Months ago, when he announced that his city was on the brink of a financial emergency, Sweetwater Mayor Orlando López contacted the state government for help. He says he never got an answer.
So he turned to an unlikely source: Miami, a city not-so-long removed from its own budget debacle.
Starting Monday, Miami will begin sending three employees from its finance department to the west Miami-Dade suburb to try and help the flailing city balance its books. Miami City Manager Daniel Alfonso announced the move this week, saying the employees will spend at least one week poring over Sweetwater’s finances, and perhaps as long as one month.
“They’re doing what the city of Miami did many years ago,” said Mayor Tomás Regalado, referring to assistance the city received from the state during a financial crisis during the ’90s. “We asked for support many years ago when I was on the commission. So I think it’s a good thing, helping a neighboring city.”
But by jumping in to help Sweetwater with its finances, Regalado’s city is inserting itself into a political imbroglio.
Everything in Sweetwater is controversial.
Miami Mayor Tomás Regalado
The turmoil surrounding the city’s roughly $18 million budget is at least partly the result of infighting between López and the City Commission. In January, López, who runs the city’s administration, sued the commission, alleging that it had passed an unbalanced budget and attempted to administer the city through legislation. Commissioners in turn sued him for refusing to follow their directives and asked a judge to force the mayor to follow their budget.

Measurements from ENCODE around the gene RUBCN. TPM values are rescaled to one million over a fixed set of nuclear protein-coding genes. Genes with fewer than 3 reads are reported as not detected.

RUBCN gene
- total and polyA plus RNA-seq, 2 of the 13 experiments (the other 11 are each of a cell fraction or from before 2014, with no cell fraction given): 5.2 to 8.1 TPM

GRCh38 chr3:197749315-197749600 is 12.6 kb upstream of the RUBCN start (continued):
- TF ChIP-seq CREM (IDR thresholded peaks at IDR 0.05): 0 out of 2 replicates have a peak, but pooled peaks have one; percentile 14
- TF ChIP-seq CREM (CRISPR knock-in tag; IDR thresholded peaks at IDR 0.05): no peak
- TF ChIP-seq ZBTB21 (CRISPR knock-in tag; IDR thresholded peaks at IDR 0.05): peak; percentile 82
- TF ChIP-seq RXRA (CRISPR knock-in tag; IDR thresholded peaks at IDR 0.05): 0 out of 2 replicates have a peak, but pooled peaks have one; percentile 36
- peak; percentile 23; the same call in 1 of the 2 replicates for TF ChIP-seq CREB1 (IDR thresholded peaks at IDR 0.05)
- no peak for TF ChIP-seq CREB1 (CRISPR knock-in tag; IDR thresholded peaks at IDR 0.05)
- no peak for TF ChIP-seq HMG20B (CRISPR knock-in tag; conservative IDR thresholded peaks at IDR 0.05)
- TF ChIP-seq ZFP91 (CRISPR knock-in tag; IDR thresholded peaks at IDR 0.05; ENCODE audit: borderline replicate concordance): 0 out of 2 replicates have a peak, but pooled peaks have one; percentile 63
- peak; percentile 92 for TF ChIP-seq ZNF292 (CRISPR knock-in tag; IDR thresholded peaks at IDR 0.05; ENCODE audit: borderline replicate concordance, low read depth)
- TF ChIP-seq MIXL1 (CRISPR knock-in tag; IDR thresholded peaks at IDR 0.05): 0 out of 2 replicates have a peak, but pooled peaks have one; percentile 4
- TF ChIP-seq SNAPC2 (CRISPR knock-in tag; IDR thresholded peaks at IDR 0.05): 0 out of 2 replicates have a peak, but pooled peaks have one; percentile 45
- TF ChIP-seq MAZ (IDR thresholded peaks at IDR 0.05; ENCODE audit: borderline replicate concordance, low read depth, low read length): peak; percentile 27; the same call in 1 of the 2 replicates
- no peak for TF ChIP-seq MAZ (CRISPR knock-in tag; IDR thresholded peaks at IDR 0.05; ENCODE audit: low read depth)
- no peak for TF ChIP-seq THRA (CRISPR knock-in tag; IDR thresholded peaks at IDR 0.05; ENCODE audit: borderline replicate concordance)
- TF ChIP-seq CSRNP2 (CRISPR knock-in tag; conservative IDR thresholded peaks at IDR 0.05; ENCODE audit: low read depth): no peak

Regalado said he almost immediately received a call from a Sweetwater commissioner inquiring about why he was sending employees to look over the city’s books.
“I know everything in Sweetwater is controversial and there are some commissioners saying that this is to help the mayor. It’s not,” he said.
On Thursday, López said the department is in need of two extra workers to help handle a backlog of work in the finance department, since its employees are now working on the 2016-17 budget.
“The other employee will conduct a mini audit to help answer the two million dollar question,” Lopez said in reference to a $2 million grant reimbursement from the federal government that the city was supposed to use to pay the balance of a line of credit — but never did.
It is unprofessional to put the city’s finances in the hands of auditors who come from another municipality.
Commission President Jose M. Diaz
Former Mayor Jose M. Diaz and finance director Ricardo Mendez dispute where the money went. Diaz told El Nuevo Herald that Mendez secretly spent the money on payroll. Claudia Miro, a city spokeswoman, said the money was spent with Diaz’s approval, and went to cover unbudgeted expenses, such as retroactive salary increases and the police retirement fund. Part of the money was used to pay lawsuit settlements that followed the arrest and conviction of former Mayor Manny Maroño in a public corruption sting.
Yet another part of the money went to pay for the operating costs of a center for the elderly after the state refused to disburse funds promised for the center because an audit had revealed mismanagement in 2012.
“I am sure Mayor Regalado is lending a helping hand to show solidarity with the administration of Orlando López, probably because a friend asked him a favor,” said Diaz, now president of the Sweetwater commission. “But I think it is unprofessional to put the city’s finances in the hands of auditors who come from another municipality when we have our own auditors and the city has gone through audits already.”